Home

Staff

Research

Teaching

Links

 

Sir Francis Bacon (1561-1626)

Bacon entered Trinity College, Cambridge, at the age of thirteen and subsequently studied law at Gray's Inn. He was admitted to the bar in 1586. Following the accession of James VI/I, he was knighted in 1603, becoming Attorney-General in 1613 and Lord Chancellor in 1618. Shortly after being created Viscount St Albans in 1621 he was fined, jailed and banished by his peers in the House of Lords for taking bribes when he was Lord Chancellor. Fortunately for Bacon, the King intervened, remitted the fine and set him free. He is perhaps best known for "Novum Organum", published in 1620 in which he claimed to have devised a new scientific method to replace Aristotle's method. Some scientists revered Bacon, some philosophers regarded him as an innovator. Others have pointed out that he never used his own method in any concrete way or produced any new scientific results, and that even his criticisms of Aristotle were not particularly original.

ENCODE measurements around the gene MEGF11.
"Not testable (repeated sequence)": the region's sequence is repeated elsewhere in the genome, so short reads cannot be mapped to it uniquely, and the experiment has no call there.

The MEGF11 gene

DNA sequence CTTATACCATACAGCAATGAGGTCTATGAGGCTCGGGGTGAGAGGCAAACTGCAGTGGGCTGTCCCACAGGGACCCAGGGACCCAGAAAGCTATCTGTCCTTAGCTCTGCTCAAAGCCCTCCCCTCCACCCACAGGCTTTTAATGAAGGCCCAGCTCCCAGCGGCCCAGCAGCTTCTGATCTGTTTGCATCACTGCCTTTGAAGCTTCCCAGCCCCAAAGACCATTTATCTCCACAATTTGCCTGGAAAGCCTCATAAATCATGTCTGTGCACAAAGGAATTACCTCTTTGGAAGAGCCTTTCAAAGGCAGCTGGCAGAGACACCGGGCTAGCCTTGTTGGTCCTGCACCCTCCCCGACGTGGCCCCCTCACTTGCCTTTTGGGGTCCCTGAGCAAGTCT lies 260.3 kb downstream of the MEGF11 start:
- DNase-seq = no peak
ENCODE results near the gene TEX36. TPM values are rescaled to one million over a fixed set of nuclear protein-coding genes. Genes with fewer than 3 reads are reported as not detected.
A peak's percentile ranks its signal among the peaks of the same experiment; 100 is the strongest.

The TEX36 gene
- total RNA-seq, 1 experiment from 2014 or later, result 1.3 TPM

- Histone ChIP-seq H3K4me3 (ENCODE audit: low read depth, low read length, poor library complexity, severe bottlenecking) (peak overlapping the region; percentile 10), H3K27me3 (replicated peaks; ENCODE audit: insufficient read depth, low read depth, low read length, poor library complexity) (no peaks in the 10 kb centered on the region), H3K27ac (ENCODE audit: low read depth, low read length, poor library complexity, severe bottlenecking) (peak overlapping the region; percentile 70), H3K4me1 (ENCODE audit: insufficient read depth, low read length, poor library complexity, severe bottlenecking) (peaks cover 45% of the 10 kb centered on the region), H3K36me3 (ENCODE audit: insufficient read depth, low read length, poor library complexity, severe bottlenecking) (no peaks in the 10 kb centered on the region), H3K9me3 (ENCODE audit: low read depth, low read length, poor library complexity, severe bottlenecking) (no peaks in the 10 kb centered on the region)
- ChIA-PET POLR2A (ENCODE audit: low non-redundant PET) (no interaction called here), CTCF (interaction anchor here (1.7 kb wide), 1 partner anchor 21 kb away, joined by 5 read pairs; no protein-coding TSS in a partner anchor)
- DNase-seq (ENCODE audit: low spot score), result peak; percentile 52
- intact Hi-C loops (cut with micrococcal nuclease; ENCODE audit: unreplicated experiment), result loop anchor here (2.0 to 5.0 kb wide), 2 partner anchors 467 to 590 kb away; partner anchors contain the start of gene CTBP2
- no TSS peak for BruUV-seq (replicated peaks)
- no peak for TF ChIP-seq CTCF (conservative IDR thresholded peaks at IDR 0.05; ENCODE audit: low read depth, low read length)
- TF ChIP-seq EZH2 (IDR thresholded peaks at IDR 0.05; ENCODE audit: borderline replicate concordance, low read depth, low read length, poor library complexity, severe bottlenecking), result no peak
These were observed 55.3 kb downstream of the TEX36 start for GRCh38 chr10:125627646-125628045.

Bacon's method stressed first of all that the scientist (or in his terms the natural philosopher) should rid himself/herself of preconcieved notions or prejudices in order to become "as a child before nature". Facts or observations should then be collected in oreder to compile "natural and experimental histories". Form this tabulated knowledge, correlations are sought, with rules for distinguishing accidental and essential correlations. By this method the true nature of the phenomenon being studied is revealed.

Bacon's ideas still form the basis of what many people think of as science. The scientist as untainted observer is a particularly popular idea. But this is one of the weakest points in Bacon's scheme. This is discussed further in the section on observation.

Use back key or return to index